It seems to me rather demeaning for this Parliament to go into such a long summer recess with this Committee apparently sitting through it with such imbalance and such bias. This question of priority and of why the Committee is sitting through the summer is another reason why the amendment has been tabled. If the amendment was passed, one would hope that the Government would be forced to rethink at this late stage. They chose not to table the debate earlier, although they had the opportunity to do so, but one would hope that the time for reflection they would have over the recess would also mean that the proposal for this biased and unrepresentative group, in relation to the general election, to Parliament as a whole, to the nations of the United Kingdom, to the gender balance in the House, to democracy and to the world in which we live, could not happen. It seems to me a wrong priority in the month of August, when there are many important things that we could be deliberating and engaging on, for this Joint Committee to be establishing its work. A slight delay allowing the Government to rethink, reformulate and re-democratise the proposal would be wholly in order. I am sure that in their heart of hearts that is exactly what hon. Members are thinking tonight, having heard the arguments that have been put forward. No hon. Member would want to go into this long recess having taken a decision so unrepresentative of our country, our Parliament and the world in which we live.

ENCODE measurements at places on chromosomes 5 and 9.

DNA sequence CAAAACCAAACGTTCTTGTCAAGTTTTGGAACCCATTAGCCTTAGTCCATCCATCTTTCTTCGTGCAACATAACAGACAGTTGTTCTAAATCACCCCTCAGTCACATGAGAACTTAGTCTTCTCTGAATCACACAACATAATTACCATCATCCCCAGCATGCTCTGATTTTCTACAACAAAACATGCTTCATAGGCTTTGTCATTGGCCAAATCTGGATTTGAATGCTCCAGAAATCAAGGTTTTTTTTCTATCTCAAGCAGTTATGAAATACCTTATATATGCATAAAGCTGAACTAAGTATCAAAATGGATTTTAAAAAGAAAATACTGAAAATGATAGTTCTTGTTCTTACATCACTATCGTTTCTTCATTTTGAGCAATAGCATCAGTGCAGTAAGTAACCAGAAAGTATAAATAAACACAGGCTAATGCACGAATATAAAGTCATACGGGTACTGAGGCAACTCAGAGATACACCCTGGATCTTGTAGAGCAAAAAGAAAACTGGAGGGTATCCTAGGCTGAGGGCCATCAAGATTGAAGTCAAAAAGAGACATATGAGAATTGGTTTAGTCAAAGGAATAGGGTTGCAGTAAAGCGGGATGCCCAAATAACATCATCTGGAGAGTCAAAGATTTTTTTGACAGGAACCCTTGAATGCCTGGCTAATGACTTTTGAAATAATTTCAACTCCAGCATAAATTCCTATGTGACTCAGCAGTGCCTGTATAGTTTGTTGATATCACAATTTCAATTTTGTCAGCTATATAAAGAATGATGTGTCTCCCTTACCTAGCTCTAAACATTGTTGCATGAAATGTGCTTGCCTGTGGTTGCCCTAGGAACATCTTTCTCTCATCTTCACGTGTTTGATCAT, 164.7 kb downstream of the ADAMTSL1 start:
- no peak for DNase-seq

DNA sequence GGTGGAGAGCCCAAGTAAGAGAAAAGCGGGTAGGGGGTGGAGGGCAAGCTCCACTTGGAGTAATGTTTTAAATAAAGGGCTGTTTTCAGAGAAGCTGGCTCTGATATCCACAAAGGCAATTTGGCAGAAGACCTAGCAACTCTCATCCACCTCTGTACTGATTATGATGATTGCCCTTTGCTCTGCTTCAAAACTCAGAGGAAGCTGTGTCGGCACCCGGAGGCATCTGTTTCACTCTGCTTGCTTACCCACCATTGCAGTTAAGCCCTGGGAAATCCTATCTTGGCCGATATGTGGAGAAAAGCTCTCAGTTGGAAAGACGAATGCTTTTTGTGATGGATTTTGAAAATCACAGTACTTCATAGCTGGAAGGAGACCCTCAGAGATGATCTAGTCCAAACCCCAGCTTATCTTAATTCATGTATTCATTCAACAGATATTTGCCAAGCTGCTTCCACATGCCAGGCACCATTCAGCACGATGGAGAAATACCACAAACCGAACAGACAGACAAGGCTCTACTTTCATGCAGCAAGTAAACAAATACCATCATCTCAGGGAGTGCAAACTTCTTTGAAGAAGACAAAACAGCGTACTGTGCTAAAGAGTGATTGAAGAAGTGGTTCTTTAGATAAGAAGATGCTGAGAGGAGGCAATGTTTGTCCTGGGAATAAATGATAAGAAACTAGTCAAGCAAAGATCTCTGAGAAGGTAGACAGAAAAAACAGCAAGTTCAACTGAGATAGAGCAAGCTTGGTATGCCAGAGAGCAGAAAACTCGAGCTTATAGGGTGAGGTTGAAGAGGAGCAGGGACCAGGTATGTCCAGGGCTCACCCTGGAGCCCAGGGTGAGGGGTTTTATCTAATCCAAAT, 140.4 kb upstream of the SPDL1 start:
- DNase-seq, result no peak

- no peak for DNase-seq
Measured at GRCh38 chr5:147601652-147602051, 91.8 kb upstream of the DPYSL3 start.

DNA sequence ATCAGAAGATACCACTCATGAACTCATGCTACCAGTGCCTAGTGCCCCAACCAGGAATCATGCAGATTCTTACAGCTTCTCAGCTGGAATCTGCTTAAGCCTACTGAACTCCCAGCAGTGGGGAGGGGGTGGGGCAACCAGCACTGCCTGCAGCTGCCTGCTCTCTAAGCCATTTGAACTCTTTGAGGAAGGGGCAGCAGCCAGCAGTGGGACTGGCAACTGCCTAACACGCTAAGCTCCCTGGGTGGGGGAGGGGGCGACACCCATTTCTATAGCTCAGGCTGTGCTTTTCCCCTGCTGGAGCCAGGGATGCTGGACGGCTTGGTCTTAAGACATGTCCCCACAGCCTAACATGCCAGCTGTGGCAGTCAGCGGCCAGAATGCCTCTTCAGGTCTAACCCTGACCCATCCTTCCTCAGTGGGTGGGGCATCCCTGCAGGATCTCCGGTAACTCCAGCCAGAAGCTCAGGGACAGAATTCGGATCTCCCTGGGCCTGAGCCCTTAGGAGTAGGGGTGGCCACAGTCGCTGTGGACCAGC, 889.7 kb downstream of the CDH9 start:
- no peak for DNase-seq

There is another fundamental issue at stake that has not yet been addressed, which the amendment would also allow reconsideration of—the giving away of financial control and powers to the other place. Important debates and deliberations on the future of the other place are currently going on, such as whether it should be partially elected—80% elected—how many should sit in it, where they should come from and what the time scale for reform should be. Those are all important issues, not least to parliamentarians in this House. Pre-empting that by giving financial powers to the other place—as the proposal is, in essence, a move towards doing—by having it scrutinise the draft Financial Services Bill jointly with this House is a start on a slippery slope in relation to the historical division on financial matters that has existed ever since democracy in this place was established. The proposal begins to unravel that and one might think that there are some within the coalition whose very agenda that is—those who want a proportionally elected second Chamber that has those financial powers. It seems to me that they have managed to sneak in, through this proposal at this late hour and this late stage—indeed, it would have been without this debate had we not tabled this amendment—potentially a constitutional issue of profound ramifications. It would mean handing over, albeit the very first semblance of doing so, financial powers, decision-making powers and authority to a second Chamber that some want to become an elected Chamber in the very near future.